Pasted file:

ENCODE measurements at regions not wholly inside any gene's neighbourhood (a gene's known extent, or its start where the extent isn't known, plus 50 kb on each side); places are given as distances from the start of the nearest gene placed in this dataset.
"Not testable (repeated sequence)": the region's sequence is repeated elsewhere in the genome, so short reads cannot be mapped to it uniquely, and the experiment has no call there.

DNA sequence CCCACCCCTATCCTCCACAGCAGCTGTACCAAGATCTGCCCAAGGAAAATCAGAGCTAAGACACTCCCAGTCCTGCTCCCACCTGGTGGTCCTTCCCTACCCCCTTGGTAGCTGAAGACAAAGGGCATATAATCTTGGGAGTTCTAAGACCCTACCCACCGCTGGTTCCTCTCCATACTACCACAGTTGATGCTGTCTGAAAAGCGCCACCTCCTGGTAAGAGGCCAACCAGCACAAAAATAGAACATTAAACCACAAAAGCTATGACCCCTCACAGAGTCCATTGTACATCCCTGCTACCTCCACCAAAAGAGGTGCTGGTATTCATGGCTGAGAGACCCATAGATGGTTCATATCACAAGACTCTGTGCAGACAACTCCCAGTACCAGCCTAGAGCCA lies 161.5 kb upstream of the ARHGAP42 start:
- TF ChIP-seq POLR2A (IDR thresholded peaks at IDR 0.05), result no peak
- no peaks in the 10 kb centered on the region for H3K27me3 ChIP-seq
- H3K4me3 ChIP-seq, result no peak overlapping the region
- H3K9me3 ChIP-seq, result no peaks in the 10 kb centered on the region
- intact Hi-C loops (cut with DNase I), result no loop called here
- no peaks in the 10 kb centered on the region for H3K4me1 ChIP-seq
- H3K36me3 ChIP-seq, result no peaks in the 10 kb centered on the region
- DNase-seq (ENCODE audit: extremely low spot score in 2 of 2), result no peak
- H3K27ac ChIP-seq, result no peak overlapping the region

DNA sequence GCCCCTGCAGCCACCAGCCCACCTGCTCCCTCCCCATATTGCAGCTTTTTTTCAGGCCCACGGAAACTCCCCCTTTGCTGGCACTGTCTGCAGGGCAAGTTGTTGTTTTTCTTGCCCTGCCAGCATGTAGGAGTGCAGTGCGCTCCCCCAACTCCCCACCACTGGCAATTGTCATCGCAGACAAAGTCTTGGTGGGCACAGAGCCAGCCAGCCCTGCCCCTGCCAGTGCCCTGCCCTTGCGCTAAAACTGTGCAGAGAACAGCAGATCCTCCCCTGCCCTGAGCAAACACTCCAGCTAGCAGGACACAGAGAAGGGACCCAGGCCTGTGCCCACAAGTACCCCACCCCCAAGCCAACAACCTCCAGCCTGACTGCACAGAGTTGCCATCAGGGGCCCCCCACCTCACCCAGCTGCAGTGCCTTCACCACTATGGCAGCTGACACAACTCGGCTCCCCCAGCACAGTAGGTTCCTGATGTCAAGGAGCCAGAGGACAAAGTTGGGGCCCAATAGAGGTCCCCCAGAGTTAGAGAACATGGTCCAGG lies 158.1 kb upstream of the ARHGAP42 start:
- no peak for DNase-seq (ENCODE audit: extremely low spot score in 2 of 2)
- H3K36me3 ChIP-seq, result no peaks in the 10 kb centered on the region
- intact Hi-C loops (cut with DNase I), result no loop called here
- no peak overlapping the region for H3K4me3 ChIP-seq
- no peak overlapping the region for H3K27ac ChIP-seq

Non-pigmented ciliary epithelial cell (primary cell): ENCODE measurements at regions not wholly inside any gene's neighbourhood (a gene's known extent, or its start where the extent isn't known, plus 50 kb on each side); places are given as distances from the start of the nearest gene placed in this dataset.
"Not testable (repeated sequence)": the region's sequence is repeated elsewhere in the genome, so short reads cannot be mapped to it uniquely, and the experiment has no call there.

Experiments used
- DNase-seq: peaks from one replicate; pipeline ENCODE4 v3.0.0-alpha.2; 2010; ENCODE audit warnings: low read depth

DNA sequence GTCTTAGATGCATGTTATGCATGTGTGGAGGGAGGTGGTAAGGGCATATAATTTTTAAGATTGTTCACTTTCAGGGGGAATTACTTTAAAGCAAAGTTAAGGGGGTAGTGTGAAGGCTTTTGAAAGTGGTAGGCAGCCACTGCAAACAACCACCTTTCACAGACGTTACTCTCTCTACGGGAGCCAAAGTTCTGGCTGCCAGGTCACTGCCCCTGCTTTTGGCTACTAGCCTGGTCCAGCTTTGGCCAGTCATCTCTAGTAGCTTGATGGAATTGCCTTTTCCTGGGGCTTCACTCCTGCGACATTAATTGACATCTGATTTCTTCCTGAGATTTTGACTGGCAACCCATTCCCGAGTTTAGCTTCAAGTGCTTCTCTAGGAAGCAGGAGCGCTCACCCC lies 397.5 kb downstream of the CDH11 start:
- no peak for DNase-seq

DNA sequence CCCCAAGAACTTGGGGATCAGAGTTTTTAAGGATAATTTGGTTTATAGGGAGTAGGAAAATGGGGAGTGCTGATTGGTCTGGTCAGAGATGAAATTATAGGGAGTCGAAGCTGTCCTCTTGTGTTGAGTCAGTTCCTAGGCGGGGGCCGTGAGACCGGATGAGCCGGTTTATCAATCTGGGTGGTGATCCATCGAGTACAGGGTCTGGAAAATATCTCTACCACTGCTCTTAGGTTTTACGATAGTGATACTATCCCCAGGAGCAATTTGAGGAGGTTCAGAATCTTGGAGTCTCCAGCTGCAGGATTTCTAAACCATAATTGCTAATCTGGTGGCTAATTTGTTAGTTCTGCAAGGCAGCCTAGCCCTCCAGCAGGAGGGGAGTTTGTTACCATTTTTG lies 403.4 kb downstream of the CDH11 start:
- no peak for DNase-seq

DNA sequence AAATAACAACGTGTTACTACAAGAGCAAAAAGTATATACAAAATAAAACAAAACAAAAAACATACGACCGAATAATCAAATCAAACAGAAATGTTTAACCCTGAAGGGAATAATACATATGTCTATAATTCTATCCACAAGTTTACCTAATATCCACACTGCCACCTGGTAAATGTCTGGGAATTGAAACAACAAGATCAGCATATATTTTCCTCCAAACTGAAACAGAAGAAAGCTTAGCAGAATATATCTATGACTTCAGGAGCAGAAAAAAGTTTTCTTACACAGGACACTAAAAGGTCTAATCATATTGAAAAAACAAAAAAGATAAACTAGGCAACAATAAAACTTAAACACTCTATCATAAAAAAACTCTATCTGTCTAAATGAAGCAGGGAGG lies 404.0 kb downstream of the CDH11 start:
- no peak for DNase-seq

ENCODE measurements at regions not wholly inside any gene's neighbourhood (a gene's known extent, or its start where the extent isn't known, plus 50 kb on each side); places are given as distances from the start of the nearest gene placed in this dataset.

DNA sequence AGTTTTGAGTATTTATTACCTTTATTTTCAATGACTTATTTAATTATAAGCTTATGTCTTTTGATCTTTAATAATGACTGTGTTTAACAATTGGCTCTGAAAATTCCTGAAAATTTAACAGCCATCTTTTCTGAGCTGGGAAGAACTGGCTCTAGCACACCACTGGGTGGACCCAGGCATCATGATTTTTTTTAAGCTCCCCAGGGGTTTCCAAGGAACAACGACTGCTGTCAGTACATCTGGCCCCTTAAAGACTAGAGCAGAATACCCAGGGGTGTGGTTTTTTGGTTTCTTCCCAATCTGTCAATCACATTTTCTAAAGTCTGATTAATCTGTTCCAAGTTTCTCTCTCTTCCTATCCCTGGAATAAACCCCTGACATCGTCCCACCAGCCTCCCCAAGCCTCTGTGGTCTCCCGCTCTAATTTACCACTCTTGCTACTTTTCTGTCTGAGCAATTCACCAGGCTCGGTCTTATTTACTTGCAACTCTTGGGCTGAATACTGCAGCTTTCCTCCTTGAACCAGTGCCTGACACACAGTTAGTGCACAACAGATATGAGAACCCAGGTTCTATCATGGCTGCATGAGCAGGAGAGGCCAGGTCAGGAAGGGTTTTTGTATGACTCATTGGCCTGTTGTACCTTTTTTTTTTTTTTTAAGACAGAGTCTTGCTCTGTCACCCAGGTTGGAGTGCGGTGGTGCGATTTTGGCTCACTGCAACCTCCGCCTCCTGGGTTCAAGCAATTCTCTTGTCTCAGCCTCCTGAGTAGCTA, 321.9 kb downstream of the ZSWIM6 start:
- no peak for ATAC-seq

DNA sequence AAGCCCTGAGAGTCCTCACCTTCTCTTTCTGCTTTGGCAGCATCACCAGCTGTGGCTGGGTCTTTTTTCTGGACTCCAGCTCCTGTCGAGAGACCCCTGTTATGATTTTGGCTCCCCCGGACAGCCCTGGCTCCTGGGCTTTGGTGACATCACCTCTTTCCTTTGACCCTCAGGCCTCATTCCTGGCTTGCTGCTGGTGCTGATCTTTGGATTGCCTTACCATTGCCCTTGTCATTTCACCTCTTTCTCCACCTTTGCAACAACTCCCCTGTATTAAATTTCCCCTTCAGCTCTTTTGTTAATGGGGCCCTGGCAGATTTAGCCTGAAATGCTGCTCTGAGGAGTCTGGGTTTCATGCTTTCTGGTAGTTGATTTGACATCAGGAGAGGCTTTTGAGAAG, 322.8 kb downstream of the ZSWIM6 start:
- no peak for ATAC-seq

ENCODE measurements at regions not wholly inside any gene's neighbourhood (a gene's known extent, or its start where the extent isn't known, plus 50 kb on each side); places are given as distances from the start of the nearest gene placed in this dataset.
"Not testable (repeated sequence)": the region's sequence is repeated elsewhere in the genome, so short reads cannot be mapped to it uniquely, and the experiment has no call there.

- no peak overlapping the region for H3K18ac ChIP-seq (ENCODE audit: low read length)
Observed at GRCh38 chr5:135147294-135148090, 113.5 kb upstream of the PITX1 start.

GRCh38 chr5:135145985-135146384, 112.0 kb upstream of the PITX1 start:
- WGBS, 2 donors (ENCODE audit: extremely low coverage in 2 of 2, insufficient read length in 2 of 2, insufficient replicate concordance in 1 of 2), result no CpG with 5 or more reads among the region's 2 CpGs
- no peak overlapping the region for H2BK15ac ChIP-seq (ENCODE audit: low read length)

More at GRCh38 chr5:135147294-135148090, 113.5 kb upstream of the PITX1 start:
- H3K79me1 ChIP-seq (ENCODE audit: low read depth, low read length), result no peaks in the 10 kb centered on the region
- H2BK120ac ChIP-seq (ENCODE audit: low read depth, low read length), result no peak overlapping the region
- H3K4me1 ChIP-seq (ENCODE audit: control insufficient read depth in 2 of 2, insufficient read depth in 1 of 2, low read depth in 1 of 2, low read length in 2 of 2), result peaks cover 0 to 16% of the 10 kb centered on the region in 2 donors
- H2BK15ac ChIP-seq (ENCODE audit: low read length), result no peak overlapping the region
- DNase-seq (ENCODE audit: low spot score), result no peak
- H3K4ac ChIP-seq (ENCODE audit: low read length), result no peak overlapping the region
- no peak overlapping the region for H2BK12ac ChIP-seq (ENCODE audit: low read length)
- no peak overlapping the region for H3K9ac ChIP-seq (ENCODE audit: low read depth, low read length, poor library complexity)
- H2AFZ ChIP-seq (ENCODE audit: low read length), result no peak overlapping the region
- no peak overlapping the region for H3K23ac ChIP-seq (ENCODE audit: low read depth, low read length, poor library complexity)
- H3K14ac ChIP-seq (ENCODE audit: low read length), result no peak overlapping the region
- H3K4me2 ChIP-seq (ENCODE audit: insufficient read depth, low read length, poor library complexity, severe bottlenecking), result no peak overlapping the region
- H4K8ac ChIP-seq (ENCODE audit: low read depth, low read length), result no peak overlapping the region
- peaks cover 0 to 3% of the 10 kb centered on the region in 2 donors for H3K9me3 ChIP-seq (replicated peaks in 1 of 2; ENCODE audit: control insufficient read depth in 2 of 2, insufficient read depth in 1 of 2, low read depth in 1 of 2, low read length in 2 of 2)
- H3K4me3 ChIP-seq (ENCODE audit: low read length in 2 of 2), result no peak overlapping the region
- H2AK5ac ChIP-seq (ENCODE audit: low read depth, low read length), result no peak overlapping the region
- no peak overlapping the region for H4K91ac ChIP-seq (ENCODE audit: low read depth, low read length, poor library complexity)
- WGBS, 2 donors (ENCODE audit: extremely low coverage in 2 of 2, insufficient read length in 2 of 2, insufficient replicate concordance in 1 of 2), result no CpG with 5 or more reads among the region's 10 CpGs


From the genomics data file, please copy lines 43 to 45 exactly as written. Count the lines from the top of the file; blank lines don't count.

- H2BK120ac ChIP-seq (ENCODE audit: low read depth, low read length), result no peak overlapping the region
- H3K4me1 ChIP-seq (ENCODE audit: control insufficient read depth in 2 of 2, insufficient read depth in 1 of 2, low read depth in 1 of 2, low read length in 2 of 2), result peaks cover 0 to 16% of the 10 kb centered on the region in 2 donors
- H2BK15ac ChIP-seq (ENCODE audit: low read length), result no peak overlapping the region